Smart Export Guarantee: FAQs

What is the Smart Export Guarantee?

The Smart Export Guarantee (SEG) is a UK initiative that rewards small-scale renewable electricity producers - whether solar, wind, hydro, or other renewable sources - for sending their surplus electricity back to the grid.

SEG licensees pay households for every kilowatt-hour (kWh) of clean, exported electricity. This scheme started in 2020 as a substitute for the old Feed-in Tariff and is part of the UK's wider plan to grow sustainable energy production.

Who pays the highest Smart Export Guarantee rate?

As of December 2023 Scottish Power offers the highest SEG rate accessible to non-customers, with their SmartGen tariff at 12p per kWh.

For existing E.ON Next customers, their Next Export Exclusive tariff provides a higher fixed rate at around 16.5p per kWh for a minimum of 12 months.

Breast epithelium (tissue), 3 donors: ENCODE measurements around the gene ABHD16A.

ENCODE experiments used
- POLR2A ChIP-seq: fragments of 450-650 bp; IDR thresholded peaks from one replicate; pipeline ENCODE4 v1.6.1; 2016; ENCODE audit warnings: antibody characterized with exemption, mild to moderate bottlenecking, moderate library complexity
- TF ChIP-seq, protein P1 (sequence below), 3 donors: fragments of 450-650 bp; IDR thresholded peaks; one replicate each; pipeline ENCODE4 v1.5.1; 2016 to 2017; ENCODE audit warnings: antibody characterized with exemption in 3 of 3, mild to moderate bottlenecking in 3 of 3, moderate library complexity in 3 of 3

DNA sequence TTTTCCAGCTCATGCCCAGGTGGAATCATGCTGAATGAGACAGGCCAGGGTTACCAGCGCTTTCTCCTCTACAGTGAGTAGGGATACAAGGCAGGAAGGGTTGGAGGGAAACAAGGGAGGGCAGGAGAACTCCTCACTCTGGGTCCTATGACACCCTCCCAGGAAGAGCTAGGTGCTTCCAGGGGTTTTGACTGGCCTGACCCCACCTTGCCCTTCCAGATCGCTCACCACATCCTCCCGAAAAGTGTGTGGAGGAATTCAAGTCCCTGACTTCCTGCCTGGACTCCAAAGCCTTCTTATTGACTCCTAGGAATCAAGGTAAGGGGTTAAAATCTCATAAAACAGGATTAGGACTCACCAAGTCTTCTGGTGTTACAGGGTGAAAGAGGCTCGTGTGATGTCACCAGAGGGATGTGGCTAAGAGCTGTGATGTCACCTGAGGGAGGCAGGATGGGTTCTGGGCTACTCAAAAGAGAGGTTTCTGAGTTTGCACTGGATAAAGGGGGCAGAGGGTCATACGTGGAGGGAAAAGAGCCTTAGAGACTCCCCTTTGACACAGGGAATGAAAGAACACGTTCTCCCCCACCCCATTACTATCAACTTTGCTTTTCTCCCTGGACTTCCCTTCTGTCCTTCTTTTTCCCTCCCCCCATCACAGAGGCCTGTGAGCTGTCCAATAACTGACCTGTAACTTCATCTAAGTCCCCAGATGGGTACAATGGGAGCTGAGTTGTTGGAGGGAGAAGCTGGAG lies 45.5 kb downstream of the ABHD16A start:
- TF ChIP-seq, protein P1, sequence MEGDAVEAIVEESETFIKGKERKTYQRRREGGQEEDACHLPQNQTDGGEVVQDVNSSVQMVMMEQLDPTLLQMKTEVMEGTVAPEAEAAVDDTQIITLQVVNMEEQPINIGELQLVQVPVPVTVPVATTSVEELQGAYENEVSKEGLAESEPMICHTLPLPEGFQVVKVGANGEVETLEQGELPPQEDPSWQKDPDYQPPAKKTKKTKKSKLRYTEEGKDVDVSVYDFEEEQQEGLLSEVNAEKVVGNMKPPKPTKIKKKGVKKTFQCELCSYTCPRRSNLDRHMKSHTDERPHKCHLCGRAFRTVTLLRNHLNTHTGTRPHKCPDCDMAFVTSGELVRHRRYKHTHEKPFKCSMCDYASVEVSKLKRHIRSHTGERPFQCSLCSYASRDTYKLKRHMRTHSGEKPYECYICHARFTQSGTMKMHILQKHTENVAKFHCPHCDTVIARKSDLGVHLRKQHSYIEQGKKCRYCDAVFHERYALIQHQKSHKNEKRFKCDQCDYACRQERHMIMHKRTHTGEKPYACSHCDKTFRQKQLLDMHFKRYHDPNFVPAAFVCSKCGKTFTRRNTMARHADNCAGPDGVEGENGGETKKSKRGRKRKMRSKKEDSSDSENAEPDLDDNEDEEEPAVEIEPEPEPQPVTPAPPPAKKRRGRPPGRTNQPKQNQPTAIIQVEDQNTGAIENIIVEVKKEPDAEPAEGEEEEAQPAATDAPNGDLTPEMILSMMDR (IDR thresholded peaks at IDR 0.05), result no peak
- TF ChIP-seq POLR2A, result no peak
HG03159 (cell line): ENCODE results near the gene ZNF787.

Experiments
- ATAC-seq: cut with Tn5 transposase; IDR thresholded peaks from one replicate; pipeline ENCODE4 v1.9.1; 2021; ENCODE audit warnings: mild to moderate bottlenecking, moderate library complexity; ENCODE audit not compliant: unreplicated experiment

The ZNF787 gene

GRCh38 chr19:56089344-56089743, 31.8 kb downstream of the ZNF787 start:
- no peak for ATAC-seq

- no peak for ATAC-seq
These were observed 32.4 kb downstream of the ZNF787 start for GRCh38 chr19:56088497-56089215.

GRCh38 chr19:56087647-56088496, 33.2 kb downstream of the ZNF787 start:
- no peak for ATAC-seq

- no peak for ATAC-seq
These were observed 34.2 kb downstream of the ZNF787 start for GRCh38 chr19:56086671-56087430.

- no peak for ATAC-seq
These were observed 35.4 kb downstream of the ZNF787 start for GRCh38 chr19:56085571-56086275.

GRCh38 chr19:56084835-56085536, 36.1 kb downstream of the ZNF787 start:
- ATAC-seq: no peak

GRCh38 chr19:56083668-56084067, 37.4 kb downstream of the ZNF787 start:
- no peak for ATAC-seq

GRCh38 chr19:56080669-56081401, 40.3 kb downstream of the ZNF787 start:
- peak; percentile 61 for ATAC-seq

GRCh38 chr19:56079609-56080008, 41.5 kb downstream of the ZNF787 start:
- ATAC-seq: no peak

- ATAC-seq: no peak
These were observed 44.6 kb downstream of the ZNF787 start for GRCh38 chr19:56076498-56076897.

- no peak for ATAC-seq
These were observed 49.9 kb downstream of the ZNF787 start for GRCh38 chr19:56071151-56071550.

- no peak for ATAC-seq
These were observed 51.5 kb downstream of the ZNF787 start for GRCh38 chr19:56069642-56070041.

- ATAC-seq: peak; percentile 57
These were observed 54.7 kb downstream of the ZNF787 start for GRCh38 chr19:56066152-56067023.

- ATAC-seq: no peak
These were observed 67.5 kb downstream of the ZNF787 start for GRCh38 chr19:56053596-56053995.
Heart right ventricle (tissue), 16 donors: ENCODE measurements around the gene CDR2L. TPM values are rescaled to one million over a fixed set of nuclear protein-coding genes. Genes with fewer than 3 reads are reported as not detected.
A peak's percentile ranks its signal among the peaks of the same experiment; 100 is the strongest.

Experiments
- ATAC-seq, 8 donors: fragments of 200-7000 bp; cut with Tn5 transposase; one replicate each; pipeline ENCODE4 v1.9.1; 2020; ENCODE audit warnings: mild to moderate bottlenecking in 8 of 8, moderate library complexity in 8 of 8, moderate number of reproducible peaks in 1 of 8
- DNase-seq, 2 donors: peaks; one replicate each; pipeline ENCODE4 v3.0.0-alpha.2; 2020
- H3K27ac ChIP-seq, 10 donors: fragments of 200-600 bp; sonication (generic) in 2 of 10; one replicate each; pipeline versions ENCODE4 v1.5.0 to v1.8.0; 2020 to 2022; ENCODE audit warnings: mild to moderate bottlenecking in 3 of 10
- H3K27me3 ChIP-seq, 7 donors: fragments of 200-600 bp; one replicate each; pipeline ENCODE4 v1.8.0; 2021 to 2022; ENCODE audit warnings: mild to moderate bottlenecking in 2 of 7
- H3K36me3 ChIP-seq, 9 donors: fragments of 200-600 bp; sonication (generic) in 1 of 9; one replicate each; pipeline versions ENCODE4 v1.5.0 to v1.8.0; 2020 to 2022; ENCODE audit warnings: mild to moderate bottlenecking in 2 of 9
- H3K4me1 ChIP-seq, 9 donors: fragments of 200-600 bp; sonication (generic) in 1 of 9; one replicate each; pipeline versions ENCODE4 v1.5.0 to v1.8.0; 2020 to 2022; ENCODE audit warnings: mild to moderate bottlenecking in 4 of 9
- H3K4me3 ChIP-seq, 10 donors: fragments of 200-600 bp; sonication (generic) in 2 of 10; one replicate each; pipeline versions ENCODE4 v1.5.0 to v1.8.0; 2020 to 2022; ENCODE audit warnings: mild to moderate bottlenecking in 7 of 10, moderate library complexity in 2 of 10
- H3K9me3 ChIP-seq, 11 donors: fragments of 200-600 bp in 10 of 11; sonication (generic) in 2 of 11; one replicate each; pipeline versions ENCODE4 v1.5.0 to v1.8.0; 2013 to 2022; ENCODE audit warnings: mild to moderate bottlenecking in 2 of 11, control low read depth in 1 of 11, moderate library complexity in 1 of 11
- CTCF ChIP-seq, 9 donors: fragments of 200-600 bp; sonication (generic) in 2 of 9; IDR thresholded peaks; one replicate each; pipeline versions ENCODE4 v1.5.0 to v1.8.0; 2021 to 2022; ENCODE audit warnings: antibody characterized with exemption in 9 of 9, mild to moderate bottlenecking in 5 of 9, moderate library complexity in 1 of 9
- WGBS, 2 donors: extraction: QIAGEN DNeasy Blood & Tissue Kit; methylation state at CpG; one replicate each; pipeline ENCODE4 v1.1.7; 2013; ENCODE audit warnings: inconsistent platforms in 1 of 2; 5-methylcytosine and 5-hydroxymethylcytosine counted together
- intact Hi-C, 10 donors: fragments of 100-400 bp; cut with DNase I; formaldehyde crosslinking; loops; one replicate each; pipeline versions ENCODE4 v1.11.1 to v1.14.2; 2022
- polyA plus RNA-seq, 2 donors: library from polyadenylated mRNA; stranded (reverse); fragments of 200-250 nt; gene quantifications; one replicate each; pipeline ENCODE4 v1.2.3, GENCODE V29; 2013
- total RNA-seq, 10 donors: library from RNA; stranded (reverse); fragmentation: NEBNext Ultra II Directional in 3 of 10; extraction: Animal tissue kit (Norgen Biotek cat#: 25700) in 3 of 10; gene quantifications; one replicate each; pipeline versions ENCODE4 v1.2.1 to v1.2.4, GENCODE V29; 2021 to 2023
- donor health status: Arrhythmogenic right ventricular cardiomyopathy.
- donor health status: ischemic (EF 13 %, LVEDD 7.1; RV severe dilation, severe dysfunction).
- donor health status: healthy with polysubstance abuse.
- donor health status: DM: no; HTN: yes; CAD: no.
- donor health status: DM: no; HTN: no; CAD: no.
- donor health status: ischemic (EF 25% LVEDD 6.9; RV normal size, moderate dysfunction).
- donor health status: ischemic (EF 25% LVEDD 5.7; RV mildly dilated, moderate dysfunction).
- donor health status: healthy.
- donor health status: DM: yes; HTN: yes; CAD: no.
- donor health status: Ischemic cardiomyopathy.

However, the best export tariff on the market is Octopus Intelligent Flux, which can pay up to 30.3p per kWh (on average) and is only available to Octopus Energy customers.

How much do I get for selling electricity back to the UK grid in 2023?

In 2023, the amount you receive for selling electricity back to the grid depends on your export tariff. Energy providers typically offer rates ranging from 2p to 30p per kWh.

A typical UK household with a solar & battery system (using 430W solar panels and a 5.2kWh battery) could earn around £350 each year from export income.

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Written byMelody Abeni

Based in London, Melody is a specialist green technology writer who has been covering sustainability, climate action and ESG for the past five years, after gathering operational experience in green investing and financial services. She has written for various industry publications, including renewable technology advisor The Eco Experts, and she holds a Master’s degree in law from Birkbeck University.